KABUL (TCA) — In an interview with Afghan broadcaster TOLOnews, the founder and former CEO of Blackwater security company, Erik Prince, who insists on privatizing the war in Afghanistan, said that his forces can change the situation of the conflict in the country within six months.
“Well, I would say six months after the program is fully ramped up, you have a very different situation on the ground, I will commit to that,” said Prince, who is the incumbent chairman and founder of Frontier Resource Group, a private equity fund investing in natural resource opportunities in frontier markets.
This is not the first time that Prince has called for the use of contractors in Afghanistan. His mission turned controversial in Iraq as contractors working for Blackwater were accused of killing over 10 Iraqi civilians in 2007.
In an interview with the UK’s Independent this year, Prince essentially proposed the privatization of the war. However, the Independent said he would prefer to call it “rationalizing and restructuring”.
On August 28, US Defense Secretary James Mattis reacted to the plan to privatize the war in Afghanistan and said “it is probably not a wise idea”.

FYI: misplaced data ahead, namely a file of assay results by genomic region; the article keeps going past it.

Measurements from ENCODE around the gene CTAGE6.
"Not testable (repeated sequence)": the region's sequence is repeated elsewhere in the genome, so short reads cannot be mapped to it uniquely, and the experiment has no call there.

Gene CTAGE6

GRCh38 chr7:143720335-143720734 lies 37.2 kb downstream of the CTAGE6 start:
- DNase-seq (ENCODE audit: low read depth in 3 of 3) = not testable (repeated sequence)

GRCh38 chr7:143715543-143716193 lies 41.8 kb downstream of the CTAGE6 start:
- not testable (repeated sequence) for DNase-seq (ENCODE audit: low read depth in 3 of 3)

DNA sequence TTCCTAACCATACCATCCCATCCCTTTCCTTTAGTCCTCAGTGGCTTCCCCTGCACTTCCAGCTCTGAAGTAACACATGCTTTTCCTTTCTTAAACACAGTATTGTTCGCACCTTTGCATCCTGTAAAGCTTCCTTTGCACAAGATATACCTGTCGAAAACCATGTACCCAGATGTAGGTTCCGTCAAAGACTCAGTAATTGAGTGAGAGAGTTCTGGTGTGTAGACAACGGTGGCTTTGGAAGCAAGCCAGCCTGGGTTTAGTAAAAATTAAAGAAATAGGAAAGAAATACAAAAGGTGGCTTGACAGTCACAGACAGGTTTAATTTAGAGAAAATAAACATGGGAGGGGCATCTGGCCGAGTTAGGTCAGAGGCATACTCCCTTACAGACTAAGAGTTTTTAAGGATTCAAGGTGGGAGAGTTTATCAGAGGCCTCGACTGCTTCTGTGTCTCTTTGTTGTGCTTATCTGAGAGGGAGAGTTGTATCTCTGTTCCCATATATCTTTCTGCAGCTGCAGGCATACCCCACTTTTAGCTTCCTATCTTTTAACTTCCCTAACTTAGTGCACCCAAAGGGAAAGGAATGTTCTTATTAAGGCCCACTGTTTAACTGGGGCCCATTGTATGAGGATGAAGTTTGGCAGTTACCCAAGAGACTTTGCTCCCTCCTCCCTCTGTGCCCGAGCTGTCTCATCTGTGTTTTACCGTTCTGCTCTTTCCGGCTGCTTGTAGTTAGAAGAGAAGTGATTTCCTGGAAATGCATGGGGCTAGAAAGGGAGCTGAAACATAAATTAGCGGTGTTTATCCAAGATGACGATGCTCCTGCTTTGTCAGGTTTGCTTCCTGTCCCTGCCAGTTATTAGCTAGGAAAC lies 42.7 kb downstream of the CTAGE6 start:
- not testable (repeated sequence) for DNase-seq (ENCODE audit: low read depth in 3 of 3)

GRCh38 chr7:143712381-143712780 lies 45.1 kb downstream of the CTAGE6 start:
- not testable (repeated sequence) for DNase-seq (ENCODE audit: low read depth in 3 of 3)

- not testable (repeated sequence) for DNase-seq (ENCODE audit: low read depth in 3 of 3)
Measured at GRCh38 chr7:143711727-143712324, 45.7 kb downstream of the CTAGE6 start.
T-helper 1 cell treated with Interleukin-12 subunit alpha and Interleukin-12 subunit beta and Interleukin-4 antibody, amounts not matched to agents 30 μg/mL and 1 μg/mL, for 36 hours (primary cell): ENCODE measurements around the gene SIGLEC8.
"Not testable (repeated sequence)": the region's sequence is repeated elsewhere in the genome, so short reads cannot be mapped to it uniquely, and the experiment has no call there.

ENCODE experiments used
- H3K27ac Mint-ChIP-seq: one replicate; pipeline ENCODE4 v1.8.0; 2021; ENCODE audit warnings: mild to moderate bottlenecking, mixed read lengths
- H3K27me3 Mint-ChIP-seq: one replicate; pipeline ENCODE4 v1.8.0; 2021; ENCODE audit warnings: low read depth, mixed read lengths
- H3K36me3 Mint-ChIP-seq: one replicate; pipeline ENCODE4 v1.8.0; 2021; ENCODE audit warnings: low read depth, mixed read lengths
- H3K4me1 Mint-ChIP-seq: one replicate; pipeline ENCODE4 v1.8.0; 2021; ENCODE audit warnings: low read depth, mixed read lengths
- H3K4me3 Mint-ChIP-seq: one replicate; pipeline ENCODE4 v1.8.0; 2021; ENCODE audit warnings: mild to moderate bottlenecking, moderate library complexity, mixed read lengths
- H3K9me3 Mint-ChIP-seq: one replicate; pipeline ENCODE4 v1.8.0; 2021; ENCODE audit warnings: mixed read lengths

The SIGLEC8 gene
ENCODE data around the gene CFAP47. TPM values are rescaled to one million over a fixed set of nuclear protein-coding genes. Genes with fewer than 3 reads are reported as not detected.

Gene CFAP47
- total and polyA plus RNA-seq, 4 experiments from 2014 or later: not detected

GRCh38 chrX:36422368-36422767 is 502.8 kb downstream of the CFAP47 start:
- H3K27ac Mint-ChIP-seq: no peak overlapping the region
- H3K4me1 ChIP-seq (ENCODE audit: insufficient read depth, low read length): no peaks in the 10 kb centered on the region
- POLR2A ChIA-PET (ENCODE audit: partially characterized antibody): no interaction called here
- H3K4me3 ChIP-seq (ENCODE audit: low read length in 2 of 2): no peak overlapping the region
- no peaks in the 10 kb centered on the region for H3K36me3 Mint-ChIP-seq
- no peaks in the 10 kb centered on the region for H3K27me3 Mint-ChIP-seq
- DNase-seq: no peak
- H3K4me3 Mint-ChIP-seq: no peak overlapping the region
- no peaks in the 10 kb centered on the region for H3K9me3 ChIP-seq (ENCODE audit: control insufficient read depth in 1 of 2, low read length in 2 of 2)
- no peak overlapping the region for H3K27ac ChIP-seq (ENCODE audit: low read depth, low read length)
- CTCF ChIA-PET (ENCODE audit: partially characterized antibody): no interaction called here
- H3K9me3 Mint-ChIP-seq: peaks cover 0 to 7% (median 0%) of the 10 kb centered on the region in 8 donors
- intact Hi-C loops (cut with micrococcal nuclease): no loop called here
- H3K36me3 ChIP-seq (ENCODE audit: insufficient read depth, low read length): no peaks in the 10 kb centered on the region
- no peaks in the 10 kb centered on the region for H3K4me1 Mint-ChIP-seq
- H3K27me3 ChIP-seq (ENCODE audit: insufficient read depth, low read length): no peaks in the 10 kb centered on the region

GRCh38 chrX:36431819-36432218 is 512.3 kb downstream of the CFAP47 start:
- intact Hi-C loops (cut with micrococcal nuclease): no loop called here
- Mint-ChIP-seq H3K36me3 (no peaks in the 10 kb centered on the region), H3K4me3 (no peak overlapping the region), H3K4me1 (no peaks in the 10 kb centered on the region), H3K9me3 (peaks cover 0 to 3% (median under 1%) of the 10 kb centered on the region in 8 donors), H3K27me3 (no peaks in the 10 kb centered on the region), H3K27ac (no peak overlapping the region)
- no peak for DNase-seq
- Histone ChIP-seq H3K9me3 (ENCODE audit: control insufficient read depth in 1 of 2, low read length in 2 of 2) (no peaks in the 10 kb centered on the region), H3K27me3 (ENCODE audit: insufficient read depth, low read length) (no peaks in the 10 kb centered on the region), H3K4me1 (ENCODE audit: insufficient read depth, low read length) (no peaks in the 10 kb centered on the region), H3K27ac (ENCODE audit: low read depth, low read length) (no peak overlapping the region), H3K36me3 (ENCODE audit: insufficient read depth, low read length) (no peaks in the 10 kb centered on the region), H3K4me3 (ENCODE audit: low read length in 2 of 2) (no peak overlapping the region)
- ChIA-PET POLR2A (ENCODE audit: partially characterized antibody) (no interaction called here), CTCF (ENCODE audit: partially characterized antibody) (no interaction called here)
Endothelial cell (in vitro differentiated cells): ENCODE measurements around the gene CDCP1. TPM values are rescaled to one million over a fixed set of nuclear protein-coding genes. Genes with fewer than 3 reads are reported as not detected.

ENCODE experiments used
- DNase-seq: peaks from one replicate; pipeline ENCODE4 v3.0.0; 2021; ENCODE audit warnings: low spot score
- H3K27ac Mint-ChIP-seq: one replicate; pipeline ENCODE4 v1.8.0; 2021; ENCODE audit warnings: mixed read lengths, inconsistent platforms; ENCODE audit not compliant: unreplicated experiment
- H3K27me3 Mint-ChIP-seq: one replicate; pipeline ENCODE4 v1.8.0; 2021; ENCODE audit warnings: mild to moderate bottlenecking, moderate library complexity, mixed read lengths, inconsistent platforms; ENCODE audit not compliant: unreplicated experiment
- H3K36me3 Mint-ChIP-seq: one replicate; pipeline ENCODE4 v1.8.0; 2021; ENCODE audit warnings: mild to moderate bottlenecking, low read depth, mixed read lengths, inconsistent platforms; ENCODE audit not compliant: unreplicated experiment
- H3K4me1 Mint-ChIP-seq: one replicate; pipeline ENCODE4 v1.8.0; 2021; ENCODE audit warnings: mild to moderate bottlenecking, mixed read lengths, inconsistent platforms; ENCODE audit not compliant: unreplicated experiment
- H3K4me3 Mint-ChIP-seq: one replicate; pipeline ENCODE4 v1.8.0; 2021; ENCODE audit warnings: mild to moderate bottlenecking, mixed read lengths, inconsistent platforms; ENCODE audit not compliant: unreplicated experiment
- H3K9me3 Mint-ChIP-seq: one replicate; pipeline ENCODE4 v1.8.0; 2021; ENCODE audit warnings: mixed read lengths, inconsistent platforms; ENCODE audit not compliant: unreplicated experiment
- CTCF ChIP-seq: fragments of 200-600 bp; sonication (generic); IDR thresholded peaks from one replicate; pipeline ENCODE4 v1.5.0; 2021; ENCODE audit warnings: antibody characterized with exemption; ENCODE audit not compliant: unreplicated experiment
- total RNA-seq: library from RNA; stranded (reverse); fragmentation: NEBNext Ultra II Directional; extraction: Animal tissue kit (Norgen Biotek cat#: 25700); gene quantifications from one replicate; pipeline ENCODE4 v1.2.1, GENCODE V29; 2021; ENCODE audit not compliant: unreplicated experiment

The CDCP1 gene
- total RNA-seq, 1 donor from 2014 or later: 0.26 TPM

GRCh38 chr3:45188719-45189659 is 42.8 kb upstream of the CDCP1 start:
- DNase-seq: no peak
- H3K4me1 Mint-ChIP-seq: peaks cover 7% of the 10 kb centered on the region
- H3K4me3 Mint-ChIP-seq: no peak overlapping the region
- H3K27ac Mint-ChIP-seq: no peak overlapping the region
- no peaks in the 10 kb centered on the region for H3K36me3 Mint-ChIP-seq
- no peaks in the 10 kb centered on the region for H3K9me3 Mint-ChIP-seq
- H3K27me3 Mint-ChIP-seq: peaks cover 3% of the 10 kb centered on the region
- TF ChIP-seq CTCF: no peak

“When Americans put their nation’s credibility on the line, privatizing it is probably not a wise idea,” Mattis told reporters.
According to Mr. Prince, 3,600 “contracted veteran mentors” from Blackwater will be deployed to Afghanistan – 36 for each Afghan unit and for two to four years at a time.
“I would use contracted veteran mentors from the US and from NATO, the same countries over here now,” Prince said.
He said the contracted forces will serve for the same units and same places during their service of 2-4 years at a time in Afghanistan.
The Blackwater founder said the contractors would be equipped with airpower, weapons and would be joined by NATO and Afghan forces in every mission.
“They provide leadership, intelligence, communications, medicals and logistics expertise to their Afghan counterparts and go with them in the field all the time to make sure their Afghan counterparts are paid and fed, that they are well led, that they have a communications plan, all those essential elements of soldiering don’t break down,” he said.
Prince said his forces would be accountable for the laws in Afghanistan.
“These are Afghans that are in the lead of this mission all the time, under Afghan rules of engagement and under Afghan rule of law. If one of these contractors I am recommending does an evil act, intentionally injures a child or something like that, they could be held accountable under the uniform code of military justice here in Kabul, investigated, trialed, incarcerated back in their home country. We have a clear path for accountability,” he said.